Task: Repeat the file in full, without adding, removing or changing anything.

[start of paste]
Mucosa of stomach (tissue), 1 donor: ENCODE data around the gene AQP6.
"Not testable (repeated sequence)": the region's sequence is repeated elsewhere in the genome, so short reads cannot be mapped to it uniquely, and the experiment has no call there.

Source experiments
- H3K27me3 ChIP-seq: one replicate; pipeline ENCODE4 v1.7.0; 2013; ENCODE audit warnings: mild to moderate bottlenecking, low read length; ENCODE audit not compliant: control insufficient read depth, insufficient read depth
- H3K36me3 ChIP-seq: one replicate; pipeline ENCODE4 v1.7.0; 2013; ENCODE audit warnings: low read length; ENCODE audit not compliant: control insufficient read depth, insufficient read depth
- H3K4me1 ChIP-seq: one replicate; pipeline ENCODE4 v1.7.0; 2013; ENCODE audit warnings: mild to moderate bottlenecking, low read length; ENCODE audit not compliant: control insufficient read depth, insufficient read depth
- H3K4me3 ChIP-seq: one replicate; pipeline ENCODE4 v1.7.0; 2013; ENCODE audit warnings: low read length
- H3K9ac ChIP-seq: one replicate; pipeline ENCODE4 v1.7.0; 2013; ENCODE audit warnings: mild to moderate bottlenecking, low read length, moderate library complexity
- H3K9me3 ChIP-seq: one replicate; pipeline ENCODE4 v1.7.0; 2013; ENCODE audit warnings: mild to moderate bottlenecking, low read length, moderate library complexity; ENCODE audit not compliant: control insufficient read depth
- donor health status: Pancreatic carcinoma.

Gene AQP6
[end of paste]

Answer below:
Mucosa of stomach (tissue), 1 donor: ENCODE data around the gene AQP6.
"Not testable (repeated sequence)": the region's sequence is repeated elsewhere in the genome, so short reads cannot be mapped to it uniquely, and the experiment has no call there.

Source experiments
- H3K27me3 ChIP-seq: one replicate; pipeline ENCODE4 v1.7.0; 2013; ENCODE audit warnings: mild to moderate bottlenecking, low read length; ENCODE audit not compliant: control insufficient read depth, insufficient read depth
- H3K36me3 ChIP-seq: one replicate; pipeline ENCODE4 v1.7.0; 2013; ENCODE audit warnings: low read length; ENCODE audit not compliant: control insufficient read depth, insufficient read depth
- H3K4me1 ChIP-seq: one replicate; pipeline ENCODE4 v1.7.0; 2013; ENCODE audit warnings: mild to moderate bottlenecking, low read length; ENCODE audit not compliant: control insufficient read depth, insufficient read depth
- H3K4me3 ChIP-seq: one replicate; pipeline ENCODE4 v1.7.0; 2013; ENCODE audit warnings: low read length
- H3K9ac ChIP-seq: one replicate; pipeline ENCODE4 v1.7.0; 2013; ENCODE audit warnings: mild to moderate bottlenecking, low read length, moderate library complexity
- H3K9me3 ChIP-seq: one replicate; pipeline ENCODE4 v1.7.0; 2013; ENCODE audit warnings: mild to moderate bottlenecking, low read length, moderate library complexity; ENCODE audit not compliant: control insufficient read depth
- donor health status: Pancreatic carcinoma.

Gene AQP6